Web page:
“Not a day goes by that the post does not bring me at least one letter from a young person (or sometimes one not so young) who wishes to follow in my footsteps and become a dragon naturalist. Nowadays, of course, the field is quite respectable, with university courses and intellectual societies putting out fat volumes titled Proceedings of some meeting or other. Those interested in respectable things, however, attend my lectures. The ones who write to me invariably want to hear about my adventures: my escape from captivity in the swamps of Mouleen, or my role in the great Battle of Keonga, or (most frequently) my flight to the inhospitable heights of the Mrtyahaima peaks, the only place on earth where the secrets of the ancient world could be unlocked.
Even the most dedicated of letter-writers could not hope to answer all these queries personally. I have therefore accepted the offer from Messrs. Carrigdon & Rudge to publish a series of memoirs, chronicling the more interesting portions of my life. By and large these shall focus on those expeditions which led to the discovery for which I have become so famous, but there shall also be occasional digressions into matters more entertaining, personal, or even (yes) salacious. One benefit of being an old woman now, and moreover one who has been called a “national treasure,” is that there are very few who can tell me what I may and may not write.
Beyond this point, therefore, lie foetid swamps, society gossip, disfiguring diseases, familial conflicts, hostile foreigners, and a plenitude of mud. You, dear reader, continue on at your own risk. It is not for the faint of heart — no more so than the study of dragons itself. But such study offers rewards beyond compare: to stand in a dragon’s presence, even for the briefest of moments — even at the risk of one’s life — is a delight that, once experienced, can never be forgotten. If my humble words convey even a fraction of that wonder, I will rest content.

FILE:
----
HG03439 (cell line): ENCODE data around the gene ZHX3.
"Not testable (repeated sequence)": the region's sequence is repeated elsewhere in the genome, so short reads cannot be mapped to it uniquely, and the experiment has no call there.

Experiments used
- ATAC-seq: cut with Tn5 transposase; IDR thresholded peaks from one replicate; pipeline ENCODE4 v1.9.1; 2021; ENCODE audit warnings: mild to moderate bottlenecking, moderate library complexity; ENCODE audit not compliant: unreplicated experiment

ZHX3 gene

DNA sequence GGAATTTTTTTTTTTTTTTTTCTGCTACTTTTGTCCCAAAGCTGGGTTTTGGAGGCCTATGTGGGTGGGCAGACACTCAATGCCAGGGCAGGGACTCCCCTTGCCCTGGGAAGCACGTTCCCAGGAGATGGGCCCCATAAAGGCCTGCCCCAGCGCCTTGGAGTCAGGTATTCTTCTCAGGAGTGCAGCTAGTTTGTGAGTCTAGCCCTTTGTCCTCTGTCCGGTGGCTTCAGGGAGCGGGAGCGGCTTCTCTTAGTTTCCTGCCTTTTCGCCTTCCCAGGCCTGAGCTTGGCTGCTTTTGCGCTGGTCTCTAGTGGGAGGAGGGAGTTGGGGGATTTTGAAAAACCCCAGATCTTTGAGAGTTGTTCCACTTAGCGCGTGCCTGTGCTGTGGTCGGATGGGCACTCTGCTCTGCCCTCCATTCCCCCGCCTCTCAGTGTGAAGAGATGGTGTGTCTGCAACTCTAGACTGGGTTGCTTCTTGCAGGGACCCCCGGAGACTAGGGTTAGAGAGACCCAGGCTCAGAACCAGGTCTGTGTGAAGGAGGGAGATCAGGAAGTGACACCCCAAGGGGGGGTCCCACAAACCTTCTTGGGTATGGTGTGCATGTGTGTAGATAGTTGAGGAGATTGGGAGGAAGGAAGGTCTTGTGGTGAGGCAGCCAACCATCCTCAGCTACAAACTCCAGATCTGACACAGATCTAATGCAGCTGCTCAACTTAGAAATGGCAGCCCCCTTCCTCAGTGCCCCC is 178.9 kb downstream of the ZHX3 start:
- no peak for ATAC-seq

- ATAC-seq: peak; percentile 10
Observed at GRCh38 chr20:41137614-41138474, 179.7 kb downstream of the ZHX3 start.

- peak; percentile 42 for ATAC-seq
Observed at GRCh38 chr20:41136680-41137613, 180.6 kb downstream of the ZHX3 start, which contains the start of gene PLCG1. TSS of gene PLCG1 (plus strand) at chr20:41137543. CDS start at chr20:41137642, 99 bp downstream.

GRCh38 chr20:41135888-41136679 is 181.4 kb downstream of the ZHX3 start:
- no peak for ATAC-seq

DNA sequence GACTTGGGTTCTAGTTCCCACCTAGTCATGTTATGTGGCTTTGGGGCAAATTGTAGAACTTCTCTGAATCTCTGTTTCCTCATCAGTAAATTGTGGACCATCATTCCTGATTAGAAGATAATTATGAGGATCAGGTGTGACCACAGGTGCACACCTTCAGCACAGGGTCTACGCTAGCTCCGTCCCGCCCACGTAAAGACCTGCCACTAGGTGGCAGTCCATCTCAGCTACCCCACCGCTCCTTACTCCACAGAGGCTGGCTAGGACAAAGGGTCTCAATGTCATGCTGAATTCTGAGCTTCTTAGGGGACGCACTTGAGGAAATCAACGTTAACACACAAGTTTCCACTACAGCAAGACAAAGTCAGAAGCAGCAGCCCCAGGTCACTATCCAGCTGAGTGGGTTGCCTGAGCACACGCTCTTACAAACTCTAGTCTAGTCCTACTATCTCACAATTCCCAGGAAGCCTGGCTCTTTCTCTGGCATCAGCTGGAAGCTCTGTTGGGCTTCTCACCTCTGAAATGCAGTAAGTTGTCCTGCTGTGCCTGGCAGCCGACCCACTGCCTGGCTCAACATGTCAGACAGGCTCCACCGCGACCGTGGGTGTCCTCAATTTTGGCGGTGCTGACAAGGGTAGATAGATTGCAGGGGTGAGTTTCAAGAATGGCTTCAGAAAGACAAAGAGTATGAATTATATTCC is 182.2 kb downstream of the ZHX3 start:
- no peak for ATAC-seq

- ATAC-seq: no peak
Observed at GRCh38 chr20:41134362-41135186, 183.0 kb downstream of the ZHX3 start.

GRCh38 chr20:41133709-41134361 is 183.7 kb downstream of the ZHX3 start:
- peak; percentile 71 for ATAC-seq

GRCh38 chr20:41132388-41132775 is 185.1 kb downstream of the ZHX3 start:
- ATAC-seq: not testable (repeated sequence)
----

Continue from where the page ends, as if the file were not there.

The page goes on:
In this first volume, I will relate to you how my career as a lady adventurer and dragon naturalist began, commencing at the creation of my childhood fascination with all things winged, and for the bulk of its length describing my first foreign expedition, to study the rock-wyrms of Vystrana. Common gossip has made the bare facts well-known, but I warn you, dear reader, that all was not as you have heard.
Isabella, Lady Trent
So with this one I’ve got to start with the obvious. The cover art, and the illustrations inside, are absolutely gorgeous. Todd Lockwood has completely nailed it, as always. Shallow as it inevitably sounds this one is well worth having for the artwork alone.
Brennan’s writing style is dry and accomplished, and she gives us a strong female lead in a pseudo Victorian setting. I’m afraid that she suffered a little from the fact that I’ve recently finished Carriger’s Soullless, where the wit and charm of Victorian Britain is so deftly portrayed that the inevitable comparison doesn’t go in Brennan’s favour. Had I read this one first, I fear I would have been much more impressed.
The concept behind A Natural History of Dragons is inspired. Isabella is a captivating storyteller, and the novel oozes with promise as you crack into it and the roots of her obsession with dragons are explored. The first section is filled with pointers towards wonderful adventures and fascinating meetings with dragons, but sadly, the promise of the early parts of the book were never really realised for me. Once she finally sets off on her hard won expedition, the adventures and encounters I was anticipating are nowhere to be seen. For me, her time in Vystrana was too involved with people and politics, and completely lacking in the sheer weight of dragony goodness that I was anticipating. That was a huge disappointment for me.
In the early stages of the novel I had it in my head to suggest that this would be the perfect read for anyone who enjoys Austen and loves dragons. By 3/4 way through I’d amended this to anyone who enjoys Austen and a good dose of quirkiness. It was, on the whole, a little too dry for me, although the initial concept and the delicious artwork go a long way.
An ambitious, interesting, pretty, often entertaining but ultimately frustrating read.